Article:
Online Program

Increasing dietary rice bran and navy bean intake for colorectal cancer control and prevention: A randomized-controlled pilot investigation

Tuesday, November 3, 2015 : 8:45 a.m. - 9:00 a.m.

Erica Borresen, MPH, Department of Environmental and Radiological Health Sciences, Colorado State University, Fort Collins, CO
Melissa Wdowik, PhD, RD, Department of Food Science and Human Nutrition, Colorado State University, Fort Collins, CO
Sangeeta Rao, PhD, Department of Clinical Sciences, Colorado State University, Fort Collins, CO
Regina Brown, MD, Poudre Valley Health System, Cancer Center of the Rockies, Fort Collins, CO
Elizabeth Ryan, PhD, Department of Environmental and Radiological Health Sciences, Colorado State University, Fort Collins, CO
Background: The World Cancer Research Fund has estimated that 30–40% of all cancers can be prevented by appropriate diet and body weight, and a tremendous need exists for effective dietary chemoprevention strategies that can reach a diverse global population.  People who consume whole grains and legumes are repeatedly highlighted for having increased longevity and lower burden of major chronic diseases.  Staple foods, such as rice bran (RB) and navy beans (NB) represent affordable, available, and accessible foods with compelling data to inhibit colon carcinogenesis and reduce risk of developing colorectal cancer (CRC).  Although these foods have demonstrated compelling chronic disease fighting properties in animal and human studies, only a small fraction of RB produced is used for human consumption and NB consumption remains low in the United States.  BENEFIT (Beans/Bran Enriching Nutritional Eating For Intestinal health Trial) is a community-academic partnership to advance dietary RB and NB chemoprevention research in northern Colorado (NCT01929122). Our main objectives were to pilot the feasibility of increased consumption in CRC survivors and to examine changes in dietary intake, stool microflora, and stool and plasma metabolome.  Materials and Methods: A total of 29 CRC survivors completed the three-arm, single-blinded, randomized-controlled, 4-week dietary intervention trial consuming study provide meals and snacks that included either dietary RB (30 g/day), NB (35 g/day), or neither. Blood, urine, saliva, and stool samples were collected at baseline, 2-week, and 4-week time points for metabolomic and microbiome analyses. Additionally, participants recorded a 3-day dietary food log each week on study.  Results: We achieved 80-100% intervention compliance and participants consumed an average range of 4-9% daily caloric intake from RB or NB in prepared meals and snacks.  Total dietary fiber intake was significantly increased in RB and NB diet groups at week 4 compared to baseline (p=0.0028 and p<0.0001, respectively), as well as compared to control at week 4 (p=0.0013 and p=0.0008, respectively).  Pilot stool microflora of 15 survivors’ stool microbiome (5 participants per group) analyzed using 16S Illumina showed significant changes at the phylum level in Firmicutes, Bacteroidetes, Actinobacteria, and Verrucomicrobia.  Blood plasma metabolite analysis detected more than 1000 compounds.  A majority of the detected blood metabolite compounds responded to sex and age and roughly 20% responded to diet.  Gut microbial metabolism of RB and NB will also be identified through stool metabolite profile analysis.  Conclusions: These results suggest unique phytochemicals and nutrient profiles of RB and NB may modulate nutrient bioavailability and utilization, as well as stool microbiome composition and function.  Specifically, this study established feasibility of increase RB or NB intake in CRC survivors and significantly increased total dietary fiber intake over time in these diet intervention groups.  Our pilot findings warrant further evaluation of biomarkers of uptake and excretion for these specific foods in a larger cohort for CRC control and prevention.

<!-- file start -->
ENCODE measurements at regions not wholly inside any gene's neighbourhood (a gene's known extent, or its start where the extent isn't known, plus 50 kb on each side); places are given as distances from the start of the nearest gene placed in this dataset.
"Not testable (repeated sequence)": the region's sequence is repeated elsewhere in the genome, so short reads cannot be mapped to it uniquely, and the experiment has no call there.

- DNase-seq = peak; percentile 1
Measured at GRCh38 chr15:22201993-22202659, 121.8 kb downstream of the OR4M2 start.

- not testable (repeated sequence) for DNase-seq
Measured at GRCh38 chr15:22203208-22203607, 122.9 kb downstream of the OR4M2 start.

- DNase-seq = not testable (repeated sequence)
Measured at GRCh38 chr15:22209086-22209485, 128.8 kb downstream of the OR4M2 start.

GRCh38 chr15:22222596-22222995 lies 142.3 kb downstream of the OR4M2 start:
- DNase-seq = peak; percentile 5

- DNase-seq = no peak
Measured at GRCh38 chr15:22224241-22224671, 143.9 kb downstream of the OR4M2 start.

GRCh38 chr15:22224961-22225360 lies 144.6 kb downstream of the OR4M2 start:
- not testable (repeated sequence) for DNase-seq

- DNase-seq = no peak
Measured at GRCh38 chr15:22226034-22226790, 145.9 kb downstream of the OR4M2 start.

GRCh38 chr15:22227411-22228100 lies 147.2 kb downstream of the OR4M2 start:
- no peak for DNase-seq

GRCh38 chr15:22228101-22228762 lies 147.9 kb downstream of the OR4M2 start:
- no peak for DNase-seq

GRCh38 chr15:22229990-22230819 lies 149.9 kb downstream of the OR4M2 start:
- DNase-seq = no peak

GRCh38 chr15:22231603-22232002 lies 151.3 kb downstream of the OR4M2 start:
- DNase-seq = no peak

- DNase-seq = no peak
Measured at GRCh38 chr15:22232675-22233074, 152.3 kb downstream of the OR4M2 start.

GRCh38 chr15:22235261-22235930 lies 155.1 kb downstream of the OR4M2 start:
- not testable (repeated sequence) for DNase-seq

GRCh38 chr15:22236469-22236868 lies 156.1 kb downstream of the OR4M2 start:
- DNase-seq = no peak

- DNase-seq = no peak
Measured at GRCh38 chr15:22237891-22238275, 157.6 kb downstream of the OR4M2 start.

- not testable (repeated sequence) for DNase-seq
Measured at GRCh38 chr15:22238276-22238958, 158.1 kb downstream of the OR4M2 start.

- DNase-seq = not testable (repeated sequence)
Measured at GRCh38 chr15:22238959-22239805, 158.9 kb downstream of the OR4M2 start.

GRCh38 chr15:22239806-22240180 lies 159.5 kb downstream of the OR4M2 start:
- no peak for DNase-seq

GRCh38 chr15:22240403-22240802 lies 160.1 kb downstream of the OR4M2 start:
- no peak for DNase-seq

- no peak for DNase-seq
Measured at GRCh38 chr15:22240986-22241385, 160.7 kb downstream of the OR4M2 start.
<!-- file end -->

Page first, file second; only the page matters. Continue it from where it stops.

Learning Areas:

Chronic disease management and prevention

Learning Objectives:
Explain how increased consumption of staple foods, such as dry beans and whole grains, merit public health attention for colorectal cancer control and prevention. Demonstrate economically feasible solutions that address health disparities in chronic disease prevention through dietary recommendations with staple foods. Discuss human microbiome and metabolome research strategies relevant to public health nutrition and dietary interventions.

Keyword(s): Nutrition, Cancer Prevention and Screening

Presenting author's disclosure statement:

Qualified on the content I am responsible for because: I coordinated this dietary intervention trial in colorectal cancer survivors for secondary cancer prevention, as well as developed public health research activities with a focus on staple foods (e.g. whole grains and dry beans) and their contribution to healthy lifestyles. I have co-authored several articles that include an overall concept of disease prevention and control through improved gut health via whole foods.
Any relevant financial relationships? No

I agree to comply with the American Public Health Association Conflict of Interest and Commercial Support Guidelines, and to disclose to the participants any off-label or experimental uses of a commercial product or service discussed in my presentation.